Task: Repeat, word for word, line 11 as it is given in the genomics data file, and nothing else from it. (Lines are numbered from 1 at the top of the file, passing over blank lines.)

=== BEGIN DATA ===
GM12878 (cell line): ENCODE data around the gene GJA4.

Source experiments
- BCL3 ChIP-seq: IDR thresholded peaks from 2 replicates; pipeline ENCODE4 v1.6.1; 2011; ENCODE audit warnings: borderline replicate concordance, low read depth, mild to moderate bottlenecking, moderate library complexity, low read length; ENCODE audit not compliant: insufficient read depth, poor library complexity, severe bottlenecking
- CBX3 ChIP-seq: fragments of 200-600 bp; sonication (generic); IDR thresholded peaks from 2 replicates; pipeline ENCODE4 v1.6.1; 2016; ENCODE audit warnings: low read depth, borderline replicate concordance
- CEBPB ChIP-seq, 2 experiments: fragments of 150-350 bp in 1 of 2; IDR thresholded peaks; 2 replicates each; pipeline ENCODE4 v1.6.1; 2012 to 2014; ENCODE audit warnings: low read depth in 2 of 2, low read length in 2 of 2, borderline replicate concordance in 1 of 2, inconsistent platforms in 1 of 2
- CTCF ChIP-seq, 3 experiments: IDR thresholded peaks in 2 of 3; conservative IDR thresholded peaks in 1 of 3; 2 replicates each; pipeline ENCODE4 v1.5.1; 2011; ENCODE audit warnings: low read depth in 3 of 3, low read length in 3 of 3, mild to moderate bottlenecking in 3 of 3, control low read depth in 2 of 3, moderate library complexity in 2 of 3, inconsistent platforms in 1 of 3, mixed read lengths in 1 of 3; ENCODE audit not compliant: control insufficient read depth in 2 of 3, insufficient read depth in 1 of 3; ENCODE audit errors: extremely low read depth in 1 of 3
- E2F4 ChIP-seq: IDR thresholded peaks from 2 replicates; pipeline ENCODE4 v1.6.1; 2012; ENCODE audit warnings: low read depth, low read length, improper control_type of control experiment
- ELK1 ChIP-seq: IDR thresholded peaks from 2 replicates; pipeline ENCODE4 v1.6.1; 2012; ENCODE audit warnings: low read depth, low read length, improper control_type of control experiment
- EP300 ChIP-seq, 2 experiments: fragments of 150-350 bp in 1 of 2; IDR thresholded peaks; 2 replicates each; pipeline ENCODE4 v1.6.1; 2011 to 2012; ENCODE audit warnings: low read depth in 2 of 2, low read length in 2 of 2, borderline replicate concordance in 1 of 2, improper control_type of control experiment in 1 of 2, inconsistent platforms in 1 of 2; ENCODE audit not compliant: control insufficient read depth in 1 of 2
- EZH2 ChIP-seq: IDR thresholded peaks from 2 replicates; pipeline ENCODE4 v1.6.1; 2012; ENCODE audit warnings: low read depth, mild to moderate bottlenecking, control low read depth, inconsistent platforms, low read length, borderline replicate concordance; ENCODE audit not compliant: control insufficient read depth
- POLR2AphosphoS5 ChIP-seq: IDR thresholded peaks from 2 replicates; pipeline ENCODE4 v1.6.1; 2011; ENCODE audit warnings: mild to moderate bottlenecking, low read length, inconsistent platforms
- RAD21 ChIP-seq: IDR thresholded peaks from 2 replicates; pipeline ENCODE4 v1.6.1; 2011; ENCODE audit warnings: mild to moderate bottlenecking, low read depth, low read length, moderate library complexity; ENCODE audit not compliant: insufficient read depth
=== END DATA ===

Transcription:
- POLR2AphosphoS5 ChIP-seq: IDR thresholded peaks from 2 replicates; pipeline ENCODE4 v1.6.1; 2011; ENCODE audit warnings: mild to moderate bottlenecking, low read length, inconsistent platforms